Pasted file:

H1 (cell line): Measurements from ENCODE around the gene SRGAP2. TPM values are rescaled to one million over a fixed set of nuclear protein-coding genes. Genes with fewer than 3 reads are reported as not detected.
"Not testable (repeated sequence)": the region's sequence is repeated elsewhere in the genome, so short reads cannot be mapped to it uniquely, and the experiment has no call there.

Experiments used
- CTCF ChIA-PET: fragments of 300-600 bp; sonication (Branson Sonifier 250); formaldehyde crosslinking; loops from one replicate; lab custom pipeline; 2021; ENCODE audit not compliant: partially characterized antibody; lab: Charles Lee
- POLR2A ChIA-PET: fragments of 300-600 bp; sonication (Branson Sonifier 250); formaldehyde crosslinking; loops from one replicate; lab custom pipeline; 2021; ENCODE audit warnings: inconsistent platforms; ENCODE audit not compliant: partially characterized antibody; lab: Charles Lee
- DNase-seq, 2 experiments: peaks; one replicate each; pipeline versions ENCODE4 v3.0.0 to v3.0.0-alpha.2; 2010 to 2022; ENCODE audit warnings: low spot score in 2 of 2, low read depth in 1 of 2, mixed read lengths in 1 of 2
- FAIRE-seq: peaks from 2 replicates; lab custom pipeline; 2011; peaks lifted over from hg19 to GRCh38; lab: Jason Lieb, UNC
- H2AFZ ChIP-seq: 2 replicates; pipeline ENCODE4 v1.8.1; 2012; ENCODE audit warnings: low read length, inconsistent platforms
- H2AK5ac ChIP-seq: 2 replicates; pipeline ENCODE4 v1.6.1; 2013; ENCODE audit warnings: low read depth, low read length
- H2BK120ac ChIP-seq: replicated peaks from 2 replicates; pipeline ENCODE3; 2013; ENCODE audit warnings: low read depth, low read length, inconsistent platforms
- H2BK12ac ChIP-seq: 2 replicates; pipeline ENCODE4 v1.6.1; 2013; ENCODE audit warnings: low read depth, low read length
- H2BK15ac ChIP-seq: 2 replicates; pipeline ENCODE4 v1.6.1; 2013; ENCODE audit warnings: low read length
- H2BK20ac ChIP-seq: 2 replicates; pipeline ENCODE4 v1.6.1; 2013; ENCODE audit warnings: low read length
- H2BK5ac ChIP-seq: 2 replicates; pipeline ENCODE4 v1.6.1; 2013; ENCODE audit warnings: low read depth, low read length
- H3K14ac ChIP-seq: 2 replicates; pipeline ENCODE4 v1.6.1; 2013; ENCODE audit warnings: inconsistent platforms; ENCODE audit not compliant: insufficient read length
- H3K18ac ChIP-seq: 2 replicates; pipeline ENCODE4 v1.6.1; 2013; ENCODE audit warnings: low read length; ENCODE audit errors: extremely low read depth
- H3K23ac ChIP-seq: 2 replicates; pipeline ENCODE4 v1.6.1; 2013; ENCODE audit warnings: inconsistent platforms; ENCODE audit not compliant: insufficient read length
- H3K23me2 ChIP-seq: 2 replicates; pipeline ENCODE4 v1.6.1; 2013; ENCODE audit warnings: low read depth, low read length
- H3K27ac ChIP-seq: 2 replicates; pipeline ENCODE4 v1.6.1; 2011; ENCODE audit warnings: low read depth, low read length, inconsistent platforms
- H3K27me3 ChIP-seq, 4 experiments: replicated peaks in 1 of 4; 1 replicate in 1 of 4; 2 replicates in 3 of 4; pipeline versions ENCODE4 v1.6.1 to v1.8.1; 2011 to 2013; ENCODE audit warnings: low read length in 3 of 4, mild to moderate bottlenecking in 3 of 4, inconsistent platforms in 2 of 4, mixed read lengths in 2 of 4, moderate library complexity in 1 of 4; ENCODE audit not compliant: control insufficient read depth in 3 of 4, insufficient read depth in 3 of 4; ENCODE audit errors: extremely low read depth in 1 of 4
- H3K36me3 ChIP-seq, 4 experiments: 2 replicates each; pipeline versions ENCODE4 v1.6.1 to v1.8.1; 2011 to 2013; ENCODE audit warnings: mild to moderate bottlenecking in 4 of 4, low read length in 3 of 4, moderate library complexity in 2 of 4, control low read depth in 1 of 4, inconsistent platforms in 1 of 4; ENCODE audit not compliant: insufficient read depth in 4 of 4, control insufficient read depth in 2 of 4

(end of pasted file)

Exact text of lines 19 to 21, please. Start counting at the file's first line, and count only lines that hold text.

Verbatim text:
- H3K27ac ChIP-seq: 2 replicates; pipeline ENCODE4 v1.6.1; 2011; ENCODE audit warnings: low read depth, low read length, inconsistent platforms
- H3K27me3 ChIP-seq, 4 experiments: replicated peaks in 1 of 4; 1 replicate in 1 of 4; 2 replicates in 3 of 4; pipeline versions ENCODE4 v1.6.1 to v1.8.1; 2011 to 2013; ENCODE audit warnings: low read length in 3 of 4, mild to moderate bottlenecking in 3 of 4, inconsistent platforms in 2 of 4, mixed read lengths in 2 of 4, moderate library complexity in 1 of 4; ENCODE audit not compliant: control insufficient read depth in 3 of 4, insufficient read depth in 3 of 4; ENCODE audit errors: extremely low read depth in 1 of 4
- H3K36me3 ChIP-seq, 4 experiments: 2 replicates each; pipeline versions ENCODE4 v1.6.1 to v1.8.1; 2011 to 2013; ENCODE audit warnings: mild to moderate bottlenecking in 4 of 4, low read length in 3 of 4, moderate library complexity in 2 of 4, control low read depth in 1 of 4, inconsistent platforms in 1 of 4; ENCODE audit not compliant: insufficient read depth in 4 of 4, control insufficient read depth in 2 of 4